Effect of contraction mode of slow-speed resistance training on the maximum rate of force development in the human quadriceps
Faculty of Computing, Health and Science
School of Exercise, Biomedical and Health Science / Centre for Exercise and Sports Science Research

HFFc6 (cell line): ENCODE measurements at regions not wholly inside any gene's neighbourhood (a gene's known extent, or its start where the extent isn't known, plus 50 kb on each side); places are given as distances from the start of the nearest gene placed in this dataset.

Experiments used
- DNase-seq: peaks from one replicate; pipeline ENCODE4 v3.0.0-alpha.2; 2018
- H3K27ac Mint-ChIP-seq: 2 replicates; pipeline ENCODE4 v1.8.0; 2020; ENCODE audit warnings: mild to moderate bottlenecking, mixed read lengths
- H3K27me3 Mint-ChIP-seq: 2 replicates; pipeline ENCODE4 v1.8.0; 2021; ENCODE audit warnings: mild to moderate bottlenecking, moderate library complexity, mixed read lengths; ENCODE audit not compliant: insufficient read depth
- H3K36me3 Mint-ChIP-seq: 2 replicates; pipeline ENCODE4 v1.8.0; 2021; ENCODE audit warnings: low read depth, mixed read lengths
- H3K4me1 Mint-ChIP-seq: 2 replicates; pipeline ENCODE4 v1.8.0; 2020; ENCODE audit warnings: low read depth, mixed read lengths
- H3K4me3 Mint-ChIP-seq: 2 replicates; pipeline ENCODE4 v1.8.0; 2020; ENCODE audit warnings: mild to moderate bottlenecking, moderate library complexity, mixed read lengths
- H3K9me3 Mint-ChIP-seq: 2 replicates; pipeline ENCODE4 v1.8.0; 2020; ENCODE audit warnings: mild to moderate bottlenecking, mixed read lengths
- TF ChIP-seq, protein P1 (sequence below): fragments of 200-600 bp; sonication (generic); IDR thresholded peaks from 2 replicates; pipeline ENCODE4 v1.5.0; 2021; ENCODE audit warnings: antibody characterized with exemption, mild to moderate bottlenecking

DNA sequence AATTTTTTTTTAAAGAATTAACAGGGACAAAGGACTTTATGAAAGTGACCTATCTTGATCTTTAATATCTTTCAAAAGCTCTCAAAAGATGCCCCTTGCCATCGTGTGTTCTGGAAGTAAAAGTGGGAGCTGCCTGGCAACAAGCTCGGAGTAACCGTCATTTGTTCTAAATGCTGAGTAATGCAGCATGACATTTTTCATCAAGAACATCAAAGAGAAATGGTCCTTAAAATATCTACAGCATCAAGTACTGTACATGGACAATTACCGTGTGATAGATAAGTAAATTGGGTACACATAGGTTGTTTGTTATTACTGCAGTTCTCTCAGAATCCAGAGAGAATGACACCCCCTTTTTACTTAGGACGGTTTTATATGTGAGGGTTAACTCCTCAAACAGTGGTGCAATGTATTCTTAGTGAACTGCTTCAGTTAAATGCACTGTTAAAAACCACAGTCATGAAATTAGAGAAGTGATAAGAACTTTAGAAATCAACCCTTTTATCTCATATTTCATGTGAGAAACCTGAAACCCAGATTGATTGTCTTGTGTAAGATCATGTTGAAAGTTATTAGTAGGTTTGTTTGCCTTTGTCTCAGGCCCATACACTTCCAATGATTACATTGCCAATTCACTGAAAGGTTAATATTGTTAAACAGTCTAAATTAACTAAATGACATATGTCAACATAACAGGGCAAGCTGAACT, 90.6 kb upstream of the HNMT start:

This study examined the effects of slow-speed resistance training involving concentric (CON, n = 10) versus eccentric (ECC, n = 11) single-joint muscle contractions on contractile rate of force development (RFD) and neuromuscular activity (EMG), and its maintenance through detraining. Isokinetic knee extension training was performed 3 · week−1 for 10 weeks. Maximal isometric strength (+11.2%) and RFD (measured from 0–30/50/100/200 ms, respectively; +10.5%–20.5%) increased after 10 weeks (P < 0.01–0.05); however, there was no effect of training mode. Peak EMG amplitude and rate of EMG rise were not significantly altered with training or detraining. Subjects with below-median normalized RFD (RFD/MVC) at 0 weeks significantly increased RFD after 5- and 10-weeks training, which was associated with increased neuromuscular activity. Subjects who maintained their higher RFD after detraining also exhibited higher activity at detraining. Thus, only subjects with a lesser ability to rapidly attain their maximum force before training improved RFD with slow-speed resistance exercise.